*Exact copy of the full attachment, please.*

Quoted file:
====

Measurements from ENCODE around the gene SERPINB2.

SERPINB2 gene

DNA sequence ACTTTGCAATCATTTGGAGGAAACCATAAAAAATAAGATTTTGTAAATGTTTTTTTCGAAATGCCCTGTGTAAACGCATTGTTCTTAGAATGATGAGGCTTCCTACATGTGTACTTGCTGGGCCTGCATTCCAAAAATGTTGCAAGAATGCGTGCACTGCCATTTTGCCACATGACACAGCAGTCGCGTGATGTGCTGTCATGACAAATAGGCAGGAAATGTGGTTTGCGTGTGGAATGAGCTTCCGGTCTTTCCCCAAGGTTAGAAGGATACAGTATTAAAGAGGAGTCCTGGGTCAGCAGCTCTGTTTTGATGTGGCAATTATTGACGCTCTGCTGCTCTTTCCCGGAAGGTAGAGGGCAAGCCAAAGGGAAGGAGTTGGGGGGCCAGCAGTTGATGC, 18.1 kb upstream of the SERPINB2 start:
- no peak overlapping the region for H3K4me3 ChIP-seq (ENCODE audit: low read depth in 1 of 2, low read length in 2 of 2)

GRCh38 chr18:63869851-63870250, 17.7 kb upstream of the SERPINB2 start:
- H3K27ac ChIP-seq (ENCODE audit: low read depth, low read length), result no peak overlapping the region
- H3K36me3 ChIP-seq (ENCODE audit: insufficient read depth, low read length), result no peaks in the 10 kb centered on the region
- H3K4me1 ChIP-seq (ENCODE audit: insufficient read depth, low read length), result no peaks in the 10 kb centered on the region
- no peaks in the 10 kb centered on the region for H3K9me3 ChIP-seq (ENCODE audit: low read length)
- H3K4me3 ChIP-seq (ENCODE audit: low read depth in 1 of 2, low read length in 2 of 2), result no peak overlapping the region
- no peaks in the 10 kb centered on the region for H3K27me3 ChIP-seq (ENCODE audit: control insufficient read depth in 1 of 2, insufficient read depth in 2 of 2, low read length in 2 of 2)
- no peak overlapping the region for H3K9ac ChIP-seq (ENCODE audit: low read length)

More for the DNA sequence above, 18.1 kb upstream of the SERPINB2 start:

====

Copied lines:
Measurements from ENCODE around the gene SERPINB2.

SERPINB2 gene

DNA sequence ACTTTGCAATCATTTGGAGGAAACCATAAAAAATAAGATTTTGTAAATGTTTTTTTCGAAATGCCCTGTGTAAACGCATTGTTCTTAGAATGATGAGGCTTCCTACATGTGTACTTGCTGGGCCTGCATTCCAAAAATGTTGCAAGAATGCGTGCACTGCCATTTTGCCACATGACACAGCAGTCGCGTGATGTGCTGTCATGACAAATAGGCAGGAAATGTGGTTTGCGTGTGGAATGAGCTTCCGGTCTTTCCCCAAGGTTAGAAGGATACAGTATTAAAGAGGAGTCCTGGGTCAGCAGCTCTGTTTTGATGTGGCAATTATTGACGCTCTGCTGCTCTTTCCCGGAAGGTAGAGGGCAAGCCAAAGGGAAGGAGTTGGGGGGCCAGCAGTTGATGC, 18.1 kb upstream of the SERPINB2 start:
- no peak overlapping the region for H3K4me3 ChIP-seq (ENCODE audit: low read depth in 1 of 2, low read length in 2 of 2)

GRCh38 chr18:63869851-63870250, 17.7 kb upstream of the SERPINB2 start:
- H3K27ac ChIP-seq (ENCODE audit: low read depth, low read length), result no peak overlapping the region
- H3K36me3 ChIP-seq (ENCODE audit: insufficient read depth, low read length), result no peaks in the 10 kb centered on the region
- H3K4me1 ChIP-seq (ENCODE audit: insufficient read depth, low read length), result no peaks in the 10 kb centered on the region
- no peaks in the 10 kb centered on the region for H3K9me3 ChIP-seq (ENCODE audit: low read length)
- H3K4me3 ChIP-seq (ENCODE audit: low read depth in 1 of 2, low read length in 2 of 2), result no peak overlapping the region
- no peaks in the 10 kb centered on the region for H3K27me3 ChIP-seq (ENCODE audit: control insufficient read depth in 1 of 2, insufficient read depth in 2 of 2, low read length in 2 of 2)
- no peak overlapping the region for H3K9ac ChIP-seq (ENCODE audit: low read length)

More for the DNA sequence above, 18.1 kb upstream of the SERPINB2 start: